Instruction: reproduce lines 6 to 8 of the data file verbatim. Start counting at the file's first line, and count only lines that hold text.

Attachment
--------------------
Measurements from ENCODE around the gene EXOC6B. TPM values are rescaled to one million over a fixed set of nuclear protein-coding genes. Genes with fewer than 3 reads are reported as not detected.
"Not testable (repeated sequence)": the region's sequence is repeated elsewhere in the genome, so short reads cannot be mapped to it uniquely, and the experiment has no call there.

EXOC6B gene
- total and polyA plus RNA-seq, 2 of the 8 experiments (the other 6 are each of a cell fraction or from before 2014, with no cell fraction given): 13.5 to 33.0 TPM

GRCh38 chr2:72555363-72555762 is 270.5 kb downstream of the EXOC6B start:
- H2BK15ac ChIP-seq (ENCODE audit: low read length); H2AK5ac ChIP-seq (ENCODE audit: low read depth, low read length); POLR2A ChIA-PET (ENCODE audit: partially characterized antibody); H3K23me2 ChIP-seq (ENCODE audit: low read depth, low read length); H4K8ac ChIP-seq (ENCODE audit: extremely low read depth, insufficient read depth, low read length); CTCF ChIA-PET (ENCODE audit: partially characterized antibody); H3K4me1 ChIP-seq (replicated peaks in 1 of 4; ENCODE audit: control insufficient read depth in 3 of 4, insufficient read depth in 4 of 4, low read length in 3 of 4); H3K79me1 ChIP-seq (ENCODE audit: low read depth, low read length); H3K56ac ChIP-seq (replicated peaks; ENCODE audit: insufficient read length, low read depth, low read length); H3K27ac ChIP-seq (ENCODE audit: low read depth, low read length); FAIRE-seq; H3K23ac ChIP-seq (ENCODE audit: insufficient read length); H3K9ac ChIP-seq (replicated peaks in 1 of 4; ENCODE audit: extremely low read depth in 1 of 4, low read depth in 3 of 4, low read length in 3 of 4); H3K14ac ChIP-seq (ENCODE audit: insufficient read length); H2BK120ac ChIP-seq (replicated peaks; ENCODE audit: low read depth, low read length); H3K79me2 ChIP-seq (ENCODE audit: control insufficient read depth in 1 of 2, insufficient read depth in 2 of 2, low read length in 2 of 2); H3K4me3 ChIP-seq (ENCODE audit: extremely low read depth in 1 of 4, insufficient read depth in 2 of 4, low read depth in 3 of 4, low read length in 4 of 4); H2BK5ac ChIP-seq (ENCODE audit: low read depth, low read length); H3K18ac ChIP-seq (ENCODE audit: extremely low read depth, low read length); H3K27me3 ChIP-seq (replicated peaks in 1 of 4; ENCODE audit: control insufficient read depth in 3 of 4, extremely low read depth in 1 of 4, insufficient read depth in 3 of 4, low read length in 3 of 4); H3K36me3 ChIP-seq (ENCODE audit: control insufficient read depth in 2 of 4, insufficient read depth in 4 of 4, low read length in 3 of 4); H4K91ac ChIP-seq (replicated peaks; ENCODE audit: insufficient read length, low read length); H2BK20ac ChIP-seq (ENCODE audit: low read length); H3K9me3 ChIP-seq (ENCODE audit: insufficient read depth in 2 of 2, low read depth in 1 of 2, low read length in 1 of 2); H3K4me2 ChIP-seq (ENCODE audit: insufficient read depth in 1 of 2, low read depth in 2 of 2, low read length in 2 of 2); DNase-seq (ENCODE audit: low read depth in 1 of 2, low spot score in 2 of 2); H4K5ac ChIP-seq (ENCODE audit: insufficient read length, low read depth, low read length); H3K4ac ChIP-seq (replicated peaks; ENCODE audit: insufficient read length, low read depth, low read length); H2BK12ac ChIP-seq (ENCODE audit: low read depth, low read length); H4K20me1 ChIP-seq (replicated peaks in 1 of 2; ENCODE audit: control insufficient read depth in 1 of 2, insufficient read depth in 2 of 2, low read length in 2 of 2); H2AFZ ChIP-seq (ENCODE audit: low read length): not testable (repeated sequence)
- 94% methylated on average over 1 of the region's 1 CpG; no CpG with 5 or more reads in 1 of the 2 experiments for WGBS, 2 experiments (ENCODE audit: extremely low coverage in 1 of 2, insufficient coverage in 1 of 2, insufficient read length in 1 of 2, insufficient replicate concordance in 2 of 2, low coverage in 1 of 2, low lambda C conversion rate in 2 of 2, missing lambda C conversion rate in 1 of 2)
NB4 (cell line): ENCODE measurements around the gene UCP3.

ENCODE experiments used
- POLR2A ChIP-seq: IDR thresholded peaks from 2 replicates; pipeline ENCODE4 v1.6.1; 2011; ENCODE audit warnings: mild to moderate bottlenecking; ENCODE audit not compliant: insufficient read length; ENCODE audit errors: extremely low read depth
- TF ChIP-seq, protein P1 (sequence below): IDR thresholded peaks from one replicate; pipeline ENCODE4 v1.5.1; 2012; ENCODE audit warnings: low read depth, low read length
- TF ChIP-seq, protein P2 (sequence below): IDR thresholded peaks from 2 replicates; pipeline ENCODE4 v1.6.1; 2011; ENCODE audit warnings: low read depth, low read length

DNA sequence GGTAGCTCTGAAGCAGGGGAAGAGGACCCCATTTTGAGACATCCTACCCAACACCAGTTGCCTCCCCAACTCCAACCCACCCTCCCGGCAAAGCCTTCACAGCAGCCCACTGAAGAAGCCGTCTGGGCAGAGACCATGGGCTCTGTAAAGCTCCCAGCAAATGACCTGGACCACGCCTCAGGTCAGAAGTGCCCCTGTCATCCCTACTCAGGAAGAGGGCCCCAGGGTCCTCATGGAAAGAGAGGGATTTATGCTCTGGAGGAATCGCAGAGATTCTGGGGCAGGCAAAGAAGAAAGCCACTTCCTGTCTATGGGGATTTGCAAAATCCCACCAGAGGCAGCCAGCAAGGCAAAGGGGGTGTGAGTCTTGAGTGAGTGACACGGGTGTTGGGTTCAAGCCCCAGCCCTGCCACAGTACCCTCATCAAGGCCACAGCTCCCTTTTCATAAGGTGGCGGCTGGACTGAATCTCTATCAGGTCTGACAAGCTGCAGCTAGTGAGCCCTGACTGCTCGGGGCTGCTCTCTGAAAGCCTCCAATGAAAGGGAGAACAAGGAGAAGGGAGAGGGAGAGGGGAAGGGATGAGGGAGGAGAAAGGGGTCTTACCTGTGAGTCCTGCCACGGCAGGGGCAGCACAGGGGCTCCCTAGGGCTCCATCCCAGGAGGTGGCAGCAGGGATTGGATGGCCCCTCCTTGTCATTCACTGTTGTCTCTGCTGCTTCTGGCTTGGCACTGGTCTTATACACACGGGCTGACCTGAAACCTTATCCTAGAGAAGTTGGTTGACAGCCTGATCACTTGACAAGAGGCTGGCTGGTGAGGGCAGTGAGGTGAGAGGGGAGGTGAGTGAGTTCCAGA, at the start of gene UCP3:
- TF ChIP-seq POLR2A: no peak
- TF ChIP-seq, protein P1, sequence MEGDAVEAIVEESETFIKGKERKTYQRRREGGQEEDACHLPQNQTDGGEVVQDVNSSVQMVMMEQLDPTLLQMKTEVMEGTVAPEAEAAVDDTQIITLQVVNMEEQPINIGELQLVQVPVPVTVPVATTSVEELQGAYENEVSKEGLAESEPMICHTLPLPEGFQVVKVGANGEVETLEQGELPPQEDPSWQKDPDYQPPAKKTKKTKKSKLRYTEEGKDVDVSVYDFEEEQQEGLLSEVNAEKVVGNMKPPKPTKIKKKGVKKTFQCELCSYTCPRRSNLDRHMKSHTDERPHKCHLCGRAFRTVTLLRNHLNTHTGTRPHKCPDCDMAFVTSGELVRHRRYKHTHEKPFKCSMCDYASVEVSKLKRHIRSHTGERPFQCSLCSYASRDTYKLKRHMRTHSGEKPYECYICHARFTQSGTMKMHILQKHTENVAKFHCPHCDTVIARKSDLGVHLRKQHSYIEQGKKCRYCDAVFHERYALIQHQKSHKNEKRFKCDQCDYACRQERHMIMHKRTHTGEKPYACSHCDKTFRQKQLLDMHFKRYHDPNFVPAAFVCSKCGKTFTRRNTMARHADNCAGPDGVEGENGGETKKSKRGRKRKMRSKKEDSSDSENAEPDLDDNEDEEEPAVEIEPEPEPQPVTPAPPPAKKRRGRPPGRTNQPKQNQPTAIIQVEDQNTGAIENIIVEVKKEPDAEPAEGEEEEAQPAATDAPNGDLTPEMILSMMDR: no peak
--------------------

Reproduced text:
- H2BK15ac ChIP-seq (ENCODE audit: low read length); H2AK5ac ChIP-seq (ENCODE audit: low read depth, low read length); POLR2A ChIA-PET (ENCODE audit: partially characterized antibody); H3K23me2 ChIP-seq (ENCODE audit: low read depth, low read length); H4K8ac ChIP-seq (ENCODE audit: extremely low read depth, insufficient read depth, low read length); CTCF ChIA-PET (ENCODE audit: partially characterized antibody); H3K4me1 ChIP-seq (replicated peaks in 1 of 4; ENCODE audit: control insufficient read depth in 3 of 4, insufficient read depth in 4 of 4, low read length in 3 of 4); H3K79me1 ChIP-seq (ENCODE audit: low read depth, low read length); H3K56ac ChIP-seq (replicated peaks; ENCODE audit: insufficient read length, low read depth, low read length); H3K27ac ChIP-seq (ENCODE audit: low read depth, low read length); FAIRE-seq; H3K23ac ChIP-seq (ENCODE audit: insufficient read length); H3K9ac ChIP-seq (replicated peaks in 1 of 4; ENCODE audit: extremely low read depth in 1 of 4, low read depth in 3 of 4, low read length in 3 of 4); H3K14ac ChIP-seq (ENCODE audit: insufficient read length); H2BK120ac ChIP-seq (replicated peaks; ENCODE audit: low read depth, low read length); H3K79me2 ChIP-seq (ENCODE audit: control insufficient read depth in 1 of 2, insufficient read depth in 2 of 2, low read length in 2 of 2); H3K4me3 ChIP-seq (ENCODE audit: extremely low read depth in 1 of 4, insufficient read depth in 2 of 4, low read depth in 3 of 4, low read length in 4 of 4); H2BK5ac ChIP-seq (ENCODE audit: low read depth, low read length); H3K18ac ChIP-seq (ENCODE audit: extremely low read depth, low read length); H3K27me3 ChIP-seq (replicated peaks in 1 of 4; ENCODE audit: control insufficient read depth in 3 of 4, extremely low read depth in 1 of 4, insufficient read depth in 3 of 4, low read length in 3 of 4); H3K36me3 ChIP-seq (ENCODE audit: control insufficient read depth in 2 of 4, insufficient read depth in 4 of 4, low read length in 3 of 4); H4K91ac ChIP-seq (replicated peaks; ENCODE audit: insufficient read length, low read length); H2BK20ac ChIP-seq (ENCODE audit: low read length); H3K9me3 ChIP-seq (ENCODE audit: insufficient read depth in 2 of 2, low read depth in 1 of 2, low read length in 1 of 2); H3K4me2 ChIP-seq (ENCODE audit: insufficient read depth in 1 of 2, low read depth in 2 of 2, low read length in 2 of 2); DNase-seq (ENCODE audit: low read depth in 1 of 2, low spot score in 2 of 2); H4K5ac ChIP-seq (ENCODE audit: insufficient read length, low read depth, low read length); H3K4ac ChIP-seq (replicated peaks; ENCODE audit: insufficient read length, low read depth, low read length); H2BK12ac ChIP-seq (ENCODE audit: low read depth, low read length); H4K20me1 ChIP-seq (replicated peaks in 1 of 2; ENCODE audit: control insufficient read depth in 1 of 2, insufficient read depth in 2 of 2, low read length in 2 of 2); H2AFZ ChIP-seq (ENCODE audit: low read length): not testable (repeated sequence)
- 94% methylated on average over 1 of the region's 1 CpG; no CpG with 5 or more reads in 1 of the 2 experiments for WGBS, 2 experiments (ENCODE audit: extremely low coverage in 1 of 2, insufficient coverage in 1 of 2, insufficient read length in 1 of 2, insufficient replicate concordance in 2 of 2, low coverage in 1 of 2, low lambda C conversion rate in 2 of 2, missing lambda C conversion rate in 1 of 2)
NB4 (cell line): ENCODE measurements around the gene UCP3.